I frantically Googled this one for a while, spinning my wheels. And then, the “aha” moment hit me, when I saw somewhere in one of my searches that I could use the depends_on attribute in the data stanza. So I added depends_on = [module.k8s_cluster_create] to both my data stanzas, which basically says, “Hey buddy, don’t try to evaluate this until AFTER the k8s_cluster_create module (i.e. the module in which the Kubernetes cluster is created) is run. So now, after adding depends_on, my providers.tf (lines 32-49)providers.tf (lines 32-49) code looked like this:

data "google_client_config" "default" {
 depends_on = [module.k8s_cluster_create]
}
data "google_container_cluster" "primary" {
 depends_on = [module.k8s_cluster_create]
 name     = var.cluster_name
 location = var.region
}

provider "kubernetes" {
 host  = "https://${data.google_container_cluster.primary.endpoint}"
 token = data.google_client_config.default.access_token
 cluster_ca_certificate = base64decode(
   data.google_container_cluster.primary.master_auth.0.cluster_ca_certificate
 )
}

And after making that change, all was well with the world. Huzzah!

Gotcha #2: Using Modules with depends_on

While the above problem went away, I then found myself face-to-face with yet another conundrum. When I initially wrote my Terraform code, everything was in one big file, and it worked just fine. So OF COURSE I just assumed that when I prettified my code and moved things into modules, I could just get away defining my ProvidersProviders in the Modules themselves. Well, you can. That is…if you don’t use the depends_on attribute in your Module call.

So basically, when I tried to say that the Module lightstep_dashboards depended on k8s_cluster_create like this:

module "k8s_cluster_create" {
   source = "./modules/k8s"
   cluster_name = var.cluster_name
   project_id = var.project_id
   region = var.region
   network = var.network
   subnet = var.subnet
}
module "deploy_otel_demo_app" {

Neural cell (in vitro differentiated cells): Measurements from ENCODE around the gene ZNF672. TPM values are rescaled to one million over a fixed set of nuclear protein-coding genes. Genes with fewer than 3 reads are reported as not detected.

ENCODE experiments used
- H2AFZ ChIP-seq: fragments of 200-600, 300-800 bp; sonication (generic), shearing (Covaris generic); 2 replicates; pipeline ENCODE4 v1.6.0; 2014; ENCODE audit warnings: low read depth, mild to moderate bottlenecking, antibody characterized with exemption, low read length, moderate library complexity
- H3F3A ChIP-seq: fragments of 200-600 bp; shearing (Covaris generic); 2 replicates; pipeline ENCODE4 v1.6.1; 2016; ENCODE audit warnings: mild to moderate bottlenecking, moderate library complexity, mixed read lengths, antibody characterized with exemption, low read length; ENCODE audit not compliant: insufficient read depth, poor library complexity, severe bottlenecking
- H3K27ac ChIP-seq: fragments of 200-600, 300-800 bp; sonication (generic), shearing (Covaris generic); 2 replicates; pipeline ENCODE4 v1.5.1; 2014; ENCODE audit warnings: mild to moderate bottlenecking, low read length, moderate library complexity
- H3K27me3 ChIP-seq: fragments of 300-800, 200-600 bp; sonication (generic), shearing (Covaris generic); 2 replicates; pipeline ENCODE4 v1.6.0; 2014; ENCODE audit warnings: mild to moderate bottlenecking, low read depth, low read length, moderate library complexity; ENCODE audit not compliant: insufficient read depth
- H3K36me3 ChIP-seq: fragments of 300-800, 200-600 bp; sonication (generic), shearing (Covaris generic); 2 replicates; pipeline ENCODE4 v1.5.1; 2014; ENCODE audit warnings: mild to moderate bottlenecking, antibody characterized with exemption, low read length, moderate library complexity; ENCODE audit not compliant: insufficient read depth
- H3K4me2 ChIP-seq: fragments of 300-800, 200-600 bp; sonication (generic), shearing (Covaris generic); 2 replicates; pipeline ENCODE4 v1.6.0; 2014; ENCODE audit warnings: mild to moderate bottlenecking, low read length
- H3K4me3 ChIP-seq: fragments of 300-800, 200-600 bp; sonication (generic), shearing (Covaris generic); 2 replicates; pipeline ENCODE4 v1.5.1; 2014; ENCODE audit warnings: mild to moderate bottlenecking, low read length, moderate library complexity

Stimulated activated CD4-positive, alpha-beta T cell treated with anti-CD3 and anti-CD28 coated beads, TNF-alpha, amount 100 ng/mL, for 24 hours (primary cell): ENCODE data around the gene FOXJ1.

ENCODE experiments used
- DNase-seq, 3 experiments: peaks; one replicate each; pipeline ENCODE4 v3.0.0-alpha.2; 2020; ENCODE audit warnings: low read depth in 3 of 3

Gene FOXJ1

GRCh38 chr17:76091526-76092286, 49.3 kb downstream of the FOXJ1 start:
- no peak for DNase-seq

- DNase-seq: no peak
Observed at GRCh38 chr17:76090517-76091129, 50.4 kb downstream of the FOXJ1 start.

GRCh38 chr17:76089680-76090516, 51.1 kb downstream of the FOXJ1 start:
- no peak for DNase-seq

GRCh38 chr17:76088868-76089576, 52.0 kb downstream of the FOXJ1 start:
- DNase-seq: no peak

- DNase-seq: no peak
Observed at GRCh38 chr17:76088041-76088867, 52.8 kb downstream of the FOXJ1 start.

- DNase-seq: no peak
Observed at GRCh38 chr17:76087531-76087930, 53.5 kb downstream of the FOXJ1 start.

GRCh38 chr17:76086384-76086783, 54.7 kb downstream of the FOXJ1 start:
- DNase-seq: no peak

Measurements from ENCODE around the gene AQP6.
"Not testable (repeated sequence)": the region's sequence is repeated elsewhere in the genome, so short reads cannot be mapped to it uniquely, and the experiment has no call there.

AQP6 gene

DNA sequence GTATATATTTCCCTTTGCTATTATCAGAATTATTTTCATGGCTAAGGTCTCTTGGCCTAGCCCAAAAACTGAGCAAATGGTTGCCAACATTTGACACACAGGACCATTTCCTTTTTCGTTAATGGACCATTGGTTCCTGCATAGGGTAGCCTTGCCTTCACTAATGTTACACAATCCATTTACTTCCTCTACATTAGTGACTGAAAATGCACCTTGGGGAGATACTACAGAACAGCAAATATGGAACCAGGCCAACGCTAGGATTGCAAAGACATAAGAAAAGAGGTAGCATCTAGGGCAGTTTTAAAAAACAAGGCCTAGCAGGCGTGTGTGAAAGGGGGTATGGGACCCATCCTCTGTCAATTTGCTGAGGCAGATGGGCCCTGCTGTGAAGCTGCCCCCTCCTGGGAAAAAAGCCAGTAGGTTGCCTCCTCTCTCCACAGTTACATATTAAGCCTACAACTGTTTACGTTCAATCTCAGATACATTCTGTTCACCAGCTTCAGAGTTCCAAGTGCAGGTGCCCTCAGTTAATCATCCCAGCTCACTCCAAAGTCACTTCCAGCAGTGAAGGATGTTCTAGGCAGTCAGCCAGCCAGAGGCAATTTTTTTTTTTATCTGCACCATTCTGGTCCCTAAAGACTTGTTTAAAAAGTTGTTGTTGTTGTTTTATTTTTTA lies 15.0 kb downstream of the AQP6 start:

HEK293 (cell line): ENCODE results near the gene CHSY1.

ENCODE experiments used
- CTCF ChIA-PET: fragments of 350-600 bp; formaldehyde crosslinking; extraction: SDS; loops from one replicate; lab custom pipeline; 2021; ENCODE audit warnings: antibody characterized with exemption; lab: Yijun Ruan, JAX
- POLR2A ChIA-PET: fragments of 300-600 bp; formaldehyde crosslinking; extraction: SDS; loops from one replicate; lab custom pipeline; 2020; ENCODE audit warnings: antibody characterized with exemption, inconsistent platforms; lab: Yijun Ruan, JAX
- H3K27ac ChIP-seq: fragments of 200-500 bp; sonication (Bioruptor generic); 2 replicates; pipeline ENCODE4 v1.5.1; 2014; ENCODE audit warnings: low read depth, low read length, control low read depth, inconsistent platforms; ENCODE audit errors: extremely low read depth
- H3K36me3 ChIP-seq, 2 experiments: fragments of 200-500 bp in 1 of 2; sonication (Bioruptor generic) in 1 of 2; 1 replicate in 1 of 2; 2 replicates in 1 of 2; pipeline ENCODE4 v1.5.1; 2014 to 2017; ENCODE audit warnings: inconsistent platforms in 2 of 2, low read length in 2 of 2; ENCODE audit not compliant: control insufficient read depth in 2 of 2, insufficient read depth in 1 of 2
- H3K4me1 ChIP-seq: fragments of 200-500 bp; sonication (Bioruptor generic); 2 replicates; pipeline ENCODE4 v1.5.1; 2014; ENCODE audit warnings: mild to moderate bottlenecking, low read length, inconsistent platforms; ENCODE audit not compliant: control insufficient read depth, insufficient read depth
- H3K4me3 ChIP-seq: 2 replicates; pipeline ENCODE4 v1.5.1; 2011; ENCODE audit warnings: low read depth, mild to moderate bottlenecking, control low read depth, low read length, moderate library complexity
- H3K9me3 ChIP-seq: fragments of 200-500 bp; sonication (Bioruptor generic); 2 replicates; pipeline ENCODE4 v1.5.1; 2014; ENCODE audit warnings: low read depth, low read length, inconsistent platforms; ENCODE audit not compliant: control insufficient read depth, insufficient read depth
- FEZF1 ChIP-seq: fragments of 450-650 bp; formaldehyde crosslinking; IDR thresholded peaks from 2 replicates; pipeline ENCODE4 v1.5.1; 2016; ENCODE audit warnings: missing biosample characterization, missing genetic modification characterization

source = "./modules/otel_demo_app"
   otel_demo_namespace = var.otel_demo_namespace
   ls_access_token = var.ls_access_token
   cluster_name = var.cluster_name
   project_id = var.project_id
   region = var.region
   network = var.network
   subnet = var.subnet
}
module "lightstep_dashboards" {
   source = "./modules/lightstep"
   depends_on = [module.k8s_cluster_create]
   lightstep_project = var.ls_project
}

I kept getting this error when I ran terraform apply:

Error: Module is incompatible with count, for_each and depends_on

This error occurs when the Child ModuleChild Module contains a provider block and the Module that you’re trying to call is using count, depends_on, and/or for_each. Why? Because provider blocks inside a Child ModuleChild Module are not allowed when your Module call is using count, depends_on, and/or for_each. You can read up more on this herehere.

Well, it turns out that correct practice is to define your provider block in the Root ModuleRoot Module, as Providers are automagically passed down to the Child ModulesChild Modules. So to make the above error go away, I moved all of my Provider definitions to the Root Modulemoved all of my Provider definitions to the Root Module, and was able to keep depends_on in my Module callkeep depends_on in my Module call. If I didn’t have any dependencies, I could’ve left out the depends_on block, but I wouldn’t really be following the recommended practice.

NOTE: You can learn more about Providers and Modules herehere.

Gotcha #3: Referencing a non-TF provider in a module